Degrees of Risk: Defining a Risk Management Framework for Climate Security
Authors: Nick Mabey, Jay Gulledge, Bernard Finel and Katherine Silverthorne
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There is a growing consensus in the security community that climate change presents significant risks to the delivery of national, regional and global security goals. Through sea level rise, shortages of food and water and severe weather events, climate change will have significant impacts on all countries, which in turn could affect their social stability and economic security. In the coming decades such impacts will increase the likelihood of conflict in fragile countries and regions. Peaceful management of even moderate climatic changes will require investment in increased resilience in national and international security and governance systems.
Security analysis has mainly examined the implications of climate change over the coming two decades. These are largely unavoidable under all plausible greenhouse gas emissions reduction scenarios, given the inertia in energy infrastructure and the global climate system. However, if immediate action is not taken to reduce the steady rise in global emissions, there will be a rapid increase in the risk of far more severe impacts, resulting in security challenges that are much more significant than current estimates indicate.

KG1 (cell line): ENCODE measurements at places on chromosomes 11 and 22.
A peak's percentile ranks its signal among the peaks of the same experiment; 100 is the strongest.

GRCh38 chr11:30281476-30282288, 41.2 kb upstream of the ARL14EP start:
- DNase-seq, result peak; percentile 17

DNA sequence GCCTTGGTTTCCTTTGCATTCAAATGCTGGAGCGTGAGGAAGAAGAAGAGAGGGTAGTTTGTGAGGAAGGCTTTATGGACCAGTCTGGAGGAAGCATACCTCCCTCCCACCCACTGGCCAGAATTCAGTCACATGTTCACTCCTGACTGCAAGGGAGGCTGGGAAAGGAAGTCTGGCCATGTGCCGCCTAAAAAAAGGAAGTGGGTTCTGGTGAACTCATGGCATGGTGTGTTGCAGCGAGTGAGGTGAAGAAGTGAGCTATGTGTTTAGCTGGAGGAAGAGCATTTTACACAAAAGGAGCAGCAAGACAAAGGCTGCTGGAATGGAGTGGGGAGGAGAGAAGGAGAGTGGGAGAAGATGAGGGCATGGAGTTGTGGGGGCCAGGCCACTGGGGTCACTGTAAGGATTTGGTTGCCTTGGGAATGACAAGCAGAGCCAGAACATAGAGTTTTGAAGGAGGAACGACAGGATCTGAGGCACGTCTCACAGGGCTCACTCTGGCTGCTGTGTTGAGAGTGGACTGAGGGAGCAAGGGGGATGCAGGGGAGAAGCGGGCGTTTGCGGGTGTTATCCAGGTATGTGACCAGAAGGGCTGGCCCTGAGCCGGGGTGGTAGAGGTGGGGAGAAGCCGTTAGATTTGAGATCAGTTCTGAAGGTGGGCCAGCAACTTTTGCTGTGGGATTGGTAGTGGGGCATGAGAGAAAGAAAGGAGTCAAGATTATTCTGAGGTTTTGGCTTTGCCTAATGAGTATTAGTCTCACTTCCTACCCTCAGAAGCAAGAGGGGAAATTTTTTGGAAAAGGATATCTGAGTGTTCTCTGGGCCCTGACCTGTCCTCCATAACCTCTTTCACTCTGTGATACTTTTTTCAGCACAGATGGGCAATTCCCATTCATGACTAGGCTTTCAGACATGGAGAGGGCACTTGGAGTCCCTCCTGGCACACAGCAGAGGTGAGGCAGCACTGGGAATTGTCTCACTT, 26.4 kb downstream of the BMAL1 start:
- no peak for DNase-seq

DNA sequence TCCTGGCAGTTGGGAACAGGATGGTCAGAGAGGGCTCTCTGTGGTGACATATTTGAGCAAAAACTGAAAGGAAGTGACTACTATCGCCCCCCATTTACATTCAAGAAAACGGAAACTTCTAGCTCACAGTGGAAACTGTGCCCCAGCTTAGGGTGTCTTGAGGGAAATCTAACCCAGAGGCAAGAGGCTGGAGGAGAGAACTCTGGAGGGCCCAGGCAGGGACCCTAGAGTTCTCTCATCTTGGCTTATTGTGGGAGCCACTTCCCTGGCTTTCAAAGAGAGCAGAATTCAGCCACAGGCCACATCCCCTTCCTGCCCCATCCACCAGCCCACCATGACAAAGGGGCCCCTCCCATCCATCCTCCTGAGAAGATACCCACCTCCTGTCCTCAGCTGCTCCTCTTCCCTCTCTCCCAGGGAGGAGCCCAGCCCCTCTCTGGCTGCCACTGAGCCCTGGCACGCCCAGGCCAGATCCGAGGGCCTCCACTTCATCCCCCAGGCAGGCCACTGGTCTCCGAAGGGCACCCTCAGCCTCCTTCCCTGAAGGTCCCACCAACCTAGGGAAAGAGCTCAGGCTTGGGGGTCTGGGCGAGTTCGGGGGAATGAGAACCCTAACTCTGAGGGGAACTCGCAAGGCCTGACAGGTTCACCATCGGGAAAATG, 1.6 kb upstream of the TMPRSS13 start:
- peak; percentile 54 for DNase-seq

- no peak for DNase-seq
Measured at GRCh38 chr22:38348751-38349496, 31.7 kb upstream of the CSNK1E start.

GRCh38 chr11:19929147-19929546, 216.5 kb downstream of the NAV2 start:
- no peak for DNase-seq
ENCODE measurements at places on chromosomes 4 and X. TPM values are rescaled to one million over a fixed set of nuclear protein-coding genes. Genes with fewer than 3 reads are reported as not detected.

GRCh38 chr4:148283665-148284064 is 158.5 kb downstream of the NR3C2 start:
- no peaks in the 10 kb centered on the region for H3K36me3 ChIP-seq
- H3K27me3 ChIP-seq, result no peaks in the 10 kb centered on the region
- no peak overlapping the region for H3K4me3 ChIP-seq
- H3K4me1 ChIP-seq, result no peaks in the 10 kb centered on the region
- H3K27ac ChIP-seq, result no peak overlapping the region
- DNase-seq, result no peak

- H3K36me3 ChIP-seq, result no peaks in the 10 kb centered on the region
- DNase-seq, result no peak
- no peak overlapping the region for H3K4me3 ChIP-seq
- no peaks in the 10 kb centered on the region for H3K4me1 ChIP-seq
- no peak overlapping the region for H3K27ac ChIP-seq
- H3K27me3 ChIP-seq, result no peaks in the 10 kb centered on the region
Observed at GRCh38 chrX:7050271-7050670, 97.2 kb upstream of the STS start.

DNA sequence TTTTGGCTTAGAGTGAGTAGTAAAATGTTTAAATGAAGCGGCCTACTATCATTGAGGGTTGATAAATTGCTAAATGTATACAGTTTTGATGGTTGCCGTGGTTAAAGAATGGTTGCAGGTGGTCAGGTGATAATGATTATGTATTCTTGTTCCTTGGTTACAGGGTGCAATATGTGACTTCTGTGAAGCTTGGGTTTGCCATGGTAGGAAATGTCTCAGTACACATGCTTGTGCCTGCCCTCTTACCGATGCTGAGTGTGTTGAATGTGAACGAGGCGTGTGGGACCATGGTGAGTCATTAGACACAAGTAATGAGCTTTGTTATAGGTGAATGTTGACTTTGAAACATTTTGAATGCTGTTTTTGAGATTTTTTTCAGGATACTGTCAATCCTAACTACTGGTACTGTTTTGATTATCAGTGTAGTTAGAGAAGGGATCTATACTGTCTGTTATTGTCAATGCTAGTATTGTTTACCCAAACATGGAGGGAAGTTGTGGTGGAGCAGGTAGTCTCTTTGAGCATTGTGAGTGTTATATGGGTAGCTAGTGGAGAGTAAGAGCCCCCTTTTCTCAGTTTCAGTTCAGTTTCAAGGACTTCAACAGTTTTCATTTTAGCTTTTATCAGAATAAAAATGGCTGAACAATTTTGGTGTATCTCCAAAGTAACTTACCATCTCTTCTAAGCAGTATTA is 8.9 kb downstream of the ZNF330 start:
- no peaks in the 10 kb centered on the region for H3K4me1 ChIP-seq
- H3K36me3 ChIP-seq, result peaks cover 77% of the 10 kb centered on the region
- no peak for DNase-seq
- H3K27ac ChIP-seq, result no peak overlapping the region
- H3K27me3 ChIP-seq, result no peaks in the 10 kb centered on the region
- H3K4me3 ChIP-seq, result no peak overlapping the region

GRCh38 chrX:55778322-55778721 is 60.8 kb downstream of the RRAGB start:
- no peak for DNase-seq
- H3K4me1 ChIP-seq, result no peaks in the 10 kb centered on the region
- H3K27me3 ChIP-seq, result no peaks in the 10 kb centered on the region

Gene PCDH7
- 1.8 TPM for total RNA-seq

But climate change is not currently well-managed. Agreements at the most recent UN climate negotiations in Cancun in 2010 included a goal of limiting climate change to, at most, a 2°C average global temperature rise. However, the emissions reductions pledged by countries at the same conference would actually result in a 50 percent chance of global temperatures rising by 3-4°C. Fragile areas such as Southern Africa could experience 50 percent more warming than the global rate. If countries failed to deliver on their emissions pledges, or if we have underestimated climate sensitivity, increases of up to 7°C are also possible. But the risks are not symmetrical. There is a ‘long tail’ on the probability distribution which makes more severe outcomes much more likely than more benign ones. In addition, above 3°C of warming the probability of breaching thresholds for “tipping elements” in the climate system rises sharply. For example, events such as a major die-back of the Amazon rain forest or release of methane from the Arctic tundra would further increase global warming levels.
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